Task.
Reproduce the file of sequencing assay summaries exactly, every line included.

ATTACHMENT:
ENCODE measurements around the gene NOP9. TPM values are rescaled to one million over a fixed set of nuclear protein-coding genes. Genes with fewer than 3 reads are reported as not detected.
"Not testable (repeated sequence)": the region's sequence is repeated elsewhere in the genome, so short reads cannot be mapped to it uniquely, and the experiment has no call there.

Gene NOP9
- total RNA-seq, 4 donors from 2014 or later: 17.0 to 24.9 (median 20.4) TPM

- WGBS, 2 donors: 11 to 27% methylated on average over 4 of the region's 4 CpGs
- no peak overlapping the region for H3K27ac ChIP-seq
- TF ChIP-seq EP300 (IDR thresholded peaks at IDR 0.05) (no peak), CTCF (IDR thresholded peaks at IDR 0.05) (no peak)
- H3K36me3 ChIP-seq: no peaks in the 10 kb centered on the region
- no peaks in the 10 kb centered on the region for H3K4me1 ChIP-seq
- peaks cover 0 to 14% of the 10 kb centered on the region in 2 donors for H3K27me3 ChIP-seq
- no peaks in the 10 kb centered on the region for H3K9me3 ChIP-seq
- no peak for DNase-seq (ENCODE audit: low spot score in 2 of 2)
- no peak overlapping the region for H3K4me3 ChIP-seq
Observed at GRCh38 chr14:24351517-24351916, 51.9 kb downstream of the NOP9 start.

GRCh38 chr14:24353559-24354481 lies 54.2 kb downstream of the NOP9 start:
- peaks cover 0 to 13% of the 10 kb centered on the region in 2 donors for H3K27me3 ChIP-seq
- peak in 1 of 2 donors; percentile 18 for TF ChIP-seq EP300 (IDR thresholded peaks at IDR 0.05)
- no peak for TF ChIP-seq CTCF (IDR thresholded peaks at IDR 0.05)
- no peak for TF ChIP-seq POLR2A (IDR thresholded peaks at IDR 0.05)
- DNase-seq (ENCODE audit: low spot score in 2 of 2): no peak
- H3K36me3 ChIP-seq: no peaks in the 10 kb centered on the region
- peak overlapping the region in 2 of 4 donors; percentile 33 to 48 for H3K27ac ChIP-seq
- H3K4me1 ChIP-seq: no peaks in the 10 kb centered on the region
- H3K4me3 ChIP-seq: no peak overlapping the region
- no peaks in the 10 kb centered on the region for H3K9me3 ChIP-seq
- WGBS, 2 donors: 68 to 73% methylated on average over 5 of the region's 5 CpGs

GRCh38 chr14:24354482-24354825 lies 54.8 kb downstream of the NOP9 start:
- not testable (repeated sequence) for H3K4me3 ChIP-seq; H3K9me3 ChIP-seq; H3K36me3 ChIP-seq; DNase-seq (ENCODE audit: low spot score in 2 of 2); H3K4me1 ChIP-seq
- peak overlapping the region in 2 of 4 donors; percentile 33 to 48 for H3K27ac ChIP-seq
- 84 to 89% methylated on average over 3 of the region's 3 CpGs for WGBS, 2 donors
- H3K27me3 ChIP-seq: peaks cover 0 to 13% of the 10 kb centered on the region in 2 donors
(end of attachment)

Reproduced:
ENCODE measurements around the gene NOP9. TPM values are rescaled to one million over a fixed set of nuclear protein-coding genes. Genes with fewer than 3 reads are reported as not detected.
"Not testable (repeated sequence)": the region's sequence is repeated elsewhere in the genome, so short reads cannot be mapped to it uniquely, and the experiment has no call there.

Gene NOP9
- total RNA-seq, 4 donors from 2014 or later: 17.0 to 24.9 (median 20.4) TPM

- WGBS, 2 donors: 11 to 27% methylated on average over 4 of the region's 4 CpGs
- no peak overlapping the region for H3K27ac ChIP-seq
- TF ChIP-seq EP300 (IDR thresholded peaks at IDR 0.05) (no peak), CTCF (IDR thresholded peaks at IDR 0.05) (no peak)
- H3K36me3 ChIP-seq: no peaks in the 10 kb centered on the region
- no peaks in the 10 kb centered on the region for H3K4me1 ChIP-seq
- peaks cover 0 to 14% of the 10 kb centered on the region in 2 donors for H3K27me3 ChIP-seq
- no peaks in the 10 kb centered on the region for H3K9me3 ChIP-seq
- no peak for DNase-seq (ENCODE audit: low spot score in 2 of 2)
- no peak overlapping the region for H3K4me3 ChIP-seq
Observed at GRCh38 chr14:24351517-24351916, 51.9 kb downstream of the NOP9 start.

GRCh38 chr14:24353559-24354481 lies 54.2 kb downstream of the NOP9 start:
- peaks cover 0 to 13% of the 10 kb centered on the region in 2 donors for H3K27me3 ChIP-seq
- peak in 1 of 2 donors; percentile 18 for TF ChIP-seq EP300 (IDR thresholded peaks at IDR 0.05)
- no peak for TF ChIP-seq CTCF (IDR thresholded peaks at IDR 0.05)
- no peak for TF ChIP-seq POLR2A (IDR thresholded peaks at IDR 0.05)
- DNase-seq (ENCODE audit: low spot score in 2 of 2): no peak
- H3K36me3 ChIP-seq: no peaks in the 10 kb centered on the region
- peak overlapping the region in 2 of 4 donors; percentile 33 to 48 for H3K27ac ChIP-seq
- H3K4me1 ChIP-seq: no peaks in the 10 kb centered on the region
- H3K4me3 ChIP-seq: no peak overlapping the region
- no peaks in the 10 kb centered on the region for H3K9me3 ChIP-seq
- WGBS, 2 donors: 68 to 73% methylated on average over 5 of the region's 5 CpGs

GRCh38 chr14:24354482-24354825 lies 54.8 kb downstream of the NOP9 start:
- not testable (repeated sequence) for H3K4me3 ChIP-seq; H3K9me3 ChIP-seq; H3K36me3 ChIP-seq; DNase-seq (ENCODE audit: low spot score in 2 of 2); H3K4me1 ChIP-seq
- peak overlapping the region in 2 of 4 donors; percentile 33 to 48 for H3K27ac ChIP-seq
- 84 to 89% methylated on average over 3 of the region's 3 CpGs for WGBS, 2 donors
- H3K27me3 ChIP-seq: peaks cover 0 to 13% of the 10 kb centered on the region in 2 donors